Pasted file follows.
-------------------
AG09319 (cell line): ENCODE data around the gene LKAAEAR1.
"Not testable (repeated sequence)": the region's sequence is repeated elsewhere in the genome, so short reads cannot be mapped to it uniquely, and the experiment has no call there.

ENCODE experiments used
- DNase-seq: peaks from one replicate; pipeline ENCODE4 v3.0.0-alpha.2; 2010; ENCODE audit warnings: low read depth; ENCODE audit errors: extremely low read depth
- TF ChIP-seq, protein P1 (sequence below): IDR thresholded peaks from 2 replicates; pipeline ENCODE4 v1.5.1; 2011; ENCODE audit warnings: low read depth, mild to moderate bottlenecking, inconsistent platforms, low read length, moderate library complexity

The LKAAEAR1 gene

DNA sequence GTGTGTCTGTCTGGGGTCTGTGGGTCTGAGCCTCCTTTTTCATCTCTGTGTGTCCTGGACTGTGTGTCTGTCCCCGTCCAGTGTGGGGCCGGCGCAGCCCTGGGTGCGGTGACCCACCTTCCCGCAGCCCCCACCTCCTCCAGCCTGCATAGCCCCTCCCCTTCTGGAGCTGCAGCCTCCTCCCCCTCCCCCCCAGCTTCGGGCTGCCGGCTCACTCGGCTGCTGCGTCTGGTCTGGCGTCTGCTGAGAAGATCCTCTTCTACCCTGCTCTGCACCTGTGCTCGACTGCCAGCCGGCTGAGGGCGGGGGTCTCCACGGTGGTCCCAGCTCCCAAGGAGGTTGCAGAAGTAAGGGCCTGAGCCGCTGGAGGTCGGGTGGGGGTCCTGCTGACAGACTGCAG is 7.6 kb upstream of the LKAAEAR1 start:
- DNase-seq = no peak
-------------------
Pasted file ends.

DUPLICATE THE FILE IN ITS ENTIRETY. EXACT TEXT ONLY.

AG09319 (cell line): ENCODE data around the gene LKAAEAR1.
"Not testable (repeated sequence)": the region's sequence is repeated elsewhere in the genome, so short reads cannot be mapped to it uniquely, and the experiment has no call there.

ENCODE experiments used
- DNase-seq: peaks from one replicate; pipeline ENCODE4 v3.0.0-alpha.2; 2010; ENCODE audit warnings: low read depth; ENCODE audit errors: extremely low read depth
- TF ChIP-seq, protein P1 (sequence below): IDR thresholded peaks from 2 replicates; pipeline ENCODE4 v1.5.1; 2011; ENCODE audit warnings: low read depth, mild to moderate bottlenecking, inconsistent platforms, low read length, moderate library complexity

The LKAAEAR1 gene

DNA sequence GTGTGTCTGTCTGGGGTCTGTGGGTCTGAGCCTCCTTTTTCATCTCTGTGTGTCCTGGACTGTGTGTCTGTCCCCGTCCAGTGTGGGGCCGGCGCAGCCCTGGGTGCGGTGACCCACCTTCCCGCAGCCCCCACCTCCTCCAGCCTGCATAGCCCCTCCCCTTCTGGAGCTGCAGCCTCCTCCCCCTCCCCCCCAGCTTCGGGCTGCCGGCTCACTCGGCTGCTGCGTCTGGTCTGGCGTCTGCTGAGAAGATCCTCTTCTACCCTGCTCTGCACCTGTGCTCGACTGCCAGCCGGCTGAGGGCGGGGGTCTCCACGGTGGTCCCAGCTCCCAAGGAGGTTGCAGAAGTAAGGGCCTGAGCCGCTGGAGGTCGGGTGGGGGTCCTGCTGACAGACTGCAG is 7.6 kb upstream of the LKAAEAR1 start:
- DNase-seq = no peak